Since January 1st of 2018, many people in Ontario who work an entry-level or part-time job saw a significant increase in their paychecks after the former Ontario Government introduced Bill 148, raising the minimum wage from $11.40 to $14 an hour. But along with the wage increase came numerous employers cutting paid breaks, decreasing benefits and cutting employees hours and overtime, citing increased costs as a reason. However, there was a silver lining in all the cuts, the bill mandated that all employees must receive two paid sick days and as of April first, mandated that all part-time and temporary employees receive the same pay as full-time employees, decreasing the wage inequality for these part-time employees.
The bill also included a scheduled minimum wage increase to $15 an hour as of January 1st, 2019. At least that was the Liberal’s plan.
This plan that was going to continue even under the new government, well at least until on Tuesday, October 2nd, Doug Ford announced: “We’re getting rid of Bill 148.” An announcement that caught the opposition and many supporters of the labour legislation off guard. “We’re going to make sure we’re competitive around the world,” claimed Ford. “We’re going to make sure we protect the front-line workers.”
After Ford’s dramatic announcement, Economic Development Minister Jim Wilson was asked to clarify the Premier’s comments, stating, “There are parts that we will keep and there are parts that probably will go, but we’re consulting on that. We’re just not in a position today to tell you where we’re at.” He followed up by confirming that the government is set on stopping the minimum wage increase to $15 an hour but everything else is still under review, however, he did call the bill “a real concern.”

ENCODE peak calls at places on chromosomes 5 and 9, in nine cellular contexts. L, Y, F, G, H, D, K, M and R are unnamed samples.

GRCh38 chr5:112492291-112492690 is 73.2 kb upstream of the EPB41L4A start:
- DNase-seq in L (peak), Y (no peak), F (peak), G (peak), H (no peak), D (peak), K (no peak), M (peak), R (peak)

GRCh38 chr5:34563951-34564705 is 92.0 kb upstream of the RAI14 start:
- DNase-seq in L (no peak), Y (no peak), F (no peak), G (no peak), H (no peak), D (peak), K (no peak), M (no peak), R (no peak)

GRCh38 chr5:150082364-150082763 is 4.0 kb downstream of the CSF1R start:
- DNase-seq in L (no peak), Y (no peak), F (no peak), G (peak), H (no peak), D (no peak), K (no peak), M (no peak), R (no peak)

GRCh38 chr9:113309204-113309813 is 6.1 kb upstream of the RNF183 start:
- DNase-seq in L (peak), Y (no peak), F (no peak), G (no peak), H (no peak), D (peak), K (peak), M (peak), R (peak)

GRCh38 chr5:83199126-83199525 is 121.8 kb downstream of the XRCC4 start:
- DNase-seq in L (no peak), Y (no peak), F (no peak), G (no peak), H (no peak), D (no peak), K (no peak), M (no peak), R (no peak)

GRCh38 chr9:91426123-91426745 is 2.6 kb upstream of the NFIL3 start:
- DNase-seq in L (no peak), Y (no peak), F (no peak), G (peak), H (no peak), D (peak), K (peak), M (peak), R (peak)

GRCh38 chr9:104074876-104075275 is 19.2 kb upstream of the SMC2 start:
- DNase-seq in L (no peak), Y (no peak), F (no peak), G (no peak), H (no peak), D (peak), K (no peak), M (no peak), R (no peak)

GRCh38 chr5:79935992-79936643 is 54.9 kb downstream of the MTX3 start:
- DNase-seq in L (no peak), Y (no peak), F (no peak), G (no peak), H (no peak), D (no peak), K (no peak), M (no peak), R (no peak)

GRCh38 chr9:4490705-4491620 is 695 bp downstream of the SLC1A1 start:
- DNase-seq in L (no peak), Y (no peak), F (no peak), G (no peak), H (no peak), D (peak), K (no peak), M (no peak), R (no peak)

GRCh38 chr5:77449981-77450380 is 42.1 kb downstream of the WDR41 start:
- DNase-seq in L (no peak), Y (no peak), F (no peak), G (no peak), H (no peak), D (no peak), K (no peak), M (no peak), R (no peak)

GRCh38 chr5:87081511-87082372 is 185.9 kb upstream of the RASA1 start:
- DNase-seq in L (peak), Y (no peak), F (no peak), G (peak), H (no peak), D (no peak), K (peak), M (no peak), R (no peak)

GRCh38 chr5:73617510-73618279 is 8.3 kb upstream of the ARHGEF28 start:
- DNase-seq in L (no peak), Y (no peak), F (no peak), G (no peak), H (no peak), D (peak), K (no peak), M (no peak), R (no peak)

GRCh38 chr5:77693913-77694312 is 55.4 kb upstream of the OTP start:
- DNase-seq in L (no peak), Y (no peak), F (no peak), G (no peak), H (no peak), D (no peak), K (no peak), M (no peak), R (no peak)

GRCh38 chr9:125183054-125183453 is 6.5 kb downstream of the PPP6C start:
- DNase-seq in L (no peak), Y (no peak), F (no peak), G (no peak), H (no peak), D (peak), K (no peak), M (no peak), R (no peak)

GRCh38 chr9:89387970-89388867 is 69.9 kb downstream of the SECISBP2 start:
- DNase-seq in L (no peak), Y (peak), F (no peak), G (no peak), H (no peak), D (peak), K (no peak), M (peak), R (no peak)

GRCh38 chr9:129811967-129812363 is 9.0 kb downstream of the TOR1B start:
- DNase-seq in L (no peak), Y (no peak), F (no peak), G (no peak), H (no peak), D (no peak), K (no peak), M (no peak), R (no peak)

Many labour activist groups are not too pleased with Ford’s announcement. The Ontario co-ordinator of the Fight for 15 and Fairness, a group that supports the law, Pam Frache, said: “We still think there’s time for the premier to change his mind, to do the right thing and to stand with the people, not with the corporate elites.”
However, the Ontario Chamber of Commerce has a different view and would like the government to repeal Bill 148 as noted in a press statement:
“The very real unintended consequences have forced our members (Ontario businesses) to decrease product offerings and increase the price of products being sold, hire fewer employees, reduce services and hours of operation, cut back on employee benefits, and halt capital investment — all in an effort to stay afloat”.